A sign of trust from your foster child is the biggest reward in the job.
That's why Wellington woman Michelle fosters kids. She is opening up about life as a foster parent as a chronic shortage of caregivers causes social agencies to beg for more.
This crisis comes as a recent study revealed a quarter of Kiwi kids were reported to child protection services by the time they are 17. Almost 10 per cent had been a victim of abuse or neglect and 3 per cent had been put into foster or other care.
Michelle became a foster carer two decades ago and currently cares for five kids aged 2, 3, 4-year-old twins and a 7 year old while studying towards her PhD. She called life "busy".
Foster kids arrive frightened and in "survival mode". The biggest reward was seeing the kids open up and start to trust, Michelle said.
Most of the children had learnt coping mechanisms from abuse. They were often very compulsive, especially around food.
When one of the kids arrived aged 3 and a half they were non verbal and still in nappies. Once her fingers got jammed.
"And instead of crying [she] just stood there and looked at me.
"That was horrific for me. Because I've never seen a child be hurt and not be able to cry. And now she's just like anyone else, if she hurts herself she knows that it's safe for her to call out to me that she's hurt, and to me that was a big thing.
"It takes three to five months for them to cuddle or sit by you, that's really neat."
The kids call Michelle mum and refer to each other as brother and sister. But they all know they have a "tummy mummy" too. Michelle continuously links them back to where they're from which she believes is important for their healing and identity.
Michelle urged more Maori to think about becoming caregivers to look after the high number of Maori children in the system.
"Unless you know where that culture stems from you can't ever give the child the depth they need for that."
But it's not easy. Most of the children Michelle has cared for have some kind of learning difficulty. This means routine, set bedtimes and security were key to progress.
She doesn't mind if they're angry as "they have a lot of stuff to be angry about" but they're not allowed to hurt anyone or themselves.
Michelle has gone through the court system to become a home for life to the oldest three, the youngest children's court case is coming up soon and she hopes to be in the same situation with them.
"It provides stability, I prefer doing long term care because you develop a relationship. They know they're there. It's quite horrific for them to move on."
As at June last year, 5708 children were in the custody of the state and there were 3672 approved caregivers. Some caregivers can care for more than one child but numbers were still tight.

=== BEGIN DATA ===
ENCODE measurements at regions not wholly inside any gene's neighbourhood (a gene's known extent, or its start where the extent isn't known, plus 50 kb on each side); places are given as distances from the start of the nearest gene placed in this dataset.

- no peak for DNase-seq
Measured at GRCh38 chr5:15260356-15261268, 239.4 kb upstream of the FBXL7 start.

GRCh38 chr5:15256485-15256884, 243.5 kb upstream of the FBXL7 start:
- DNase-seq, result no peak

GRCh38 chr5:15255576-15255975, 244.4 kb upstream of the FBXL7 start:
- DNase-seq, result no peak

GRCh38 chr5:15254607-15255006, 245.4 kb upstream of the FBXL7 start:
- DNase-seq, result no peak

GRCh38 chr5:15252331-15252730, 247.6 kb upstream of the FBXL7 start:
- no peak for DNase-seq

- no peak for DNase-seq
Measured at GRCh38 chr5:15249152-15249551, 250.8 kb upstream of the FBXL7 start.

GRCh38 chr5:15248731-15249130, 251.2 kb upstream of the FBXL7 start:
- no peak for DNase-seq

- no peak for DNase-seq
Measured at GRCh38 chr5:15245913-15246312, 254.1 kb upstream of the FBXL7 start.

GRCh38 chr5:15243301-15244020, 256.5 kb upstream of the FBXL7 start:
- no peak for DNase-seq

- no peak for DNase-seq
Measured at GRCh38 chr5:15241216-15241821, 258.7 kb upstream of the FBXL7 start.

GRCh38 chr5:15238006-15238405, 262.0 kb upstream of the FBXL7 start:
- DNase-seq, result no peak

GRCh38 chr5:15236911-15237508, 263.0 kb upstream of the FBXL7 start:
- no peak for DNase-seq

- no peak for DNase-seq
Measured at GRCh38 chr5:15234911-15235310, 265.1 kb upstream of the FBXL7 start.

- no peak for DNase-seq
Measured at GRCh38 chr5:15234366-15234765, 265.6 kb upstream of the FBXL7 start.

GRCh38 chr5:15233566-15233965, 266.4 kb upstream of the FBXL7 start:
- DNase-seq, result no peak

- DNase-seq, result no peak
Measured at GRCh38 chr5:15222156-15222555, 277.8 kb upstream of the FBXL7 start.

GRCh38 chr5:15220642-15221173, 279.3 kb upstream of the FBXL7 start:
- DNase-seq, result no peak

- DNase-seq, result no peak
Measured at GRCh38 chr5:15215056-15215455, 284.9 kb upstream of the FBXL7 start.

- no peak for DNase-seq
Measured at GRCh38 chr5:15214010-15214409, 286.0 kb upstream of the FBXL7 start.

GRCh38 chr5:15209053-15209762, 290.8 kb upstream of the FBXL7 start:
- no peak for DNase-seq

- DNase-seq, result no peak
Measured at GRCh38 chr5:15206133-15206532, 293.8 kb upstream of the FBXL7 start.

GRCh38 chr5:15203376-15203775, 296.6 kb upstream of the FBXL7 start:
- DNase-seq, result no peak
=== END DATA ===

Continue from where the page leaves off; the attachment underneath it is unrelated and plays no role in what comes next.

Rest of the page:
Foster agency Key Assets director Wayne Ferguson said the rising population meant foster carers were in need now more than ever. He estimated hundreds more carers were needed to fill demand.
"The number of carers is at an all-time low. We are in desperate need of foster carers.
"We're always trying to get the best possible match for a child through the geographic location, being close to community, minimise the change of school and match kids culturally.
"With all those factors we try our best to provide the best placement. But if we're limited in choice that's what gets restricted."
Ministry for Children - Oranga Tamariki spokeswoman Janet Smart agreed that more caregivers were needed.
She explained that many of the children coming into care had experienced some level of trauma and may display challenging behaviour due to that.
"Some of them might have issues with settling, some might not want to go to school, they might not feel like they belong.
"What they need is someone to feel attached to, to feel loved and have consistency.
"[They need] someone who's got time, compassion, empathy, care, someone who is willing to open their home and provide love to a child."
Caregivers get a fortnightly allowance to cover board, personal items and pocket money. It ranges from $147 to $207 depending on the child's age. There are additional allowances for Christmas and birthday presents, clothing and pocket money for the child.
• Emergency care - when a child is placed in care at short notice because there are serious concerns for their safety.
• Respite care - taking a child in for a weekend or a short period of time, to give their parents or caregivers a break.
• Transitional or short-term care – taking a child into care while Oranga Tamariki worked with their family to make decisions about what is best for the child, and how to make sure they are safe and well cared for.
• Home for Life – when caregivers made a lifelong commitment to a child or young person in their care by becoming permanent caregivers. The child or young person still maintained contact with their family of origin, but got a real sense of security and belonging as part of their Home for Life family.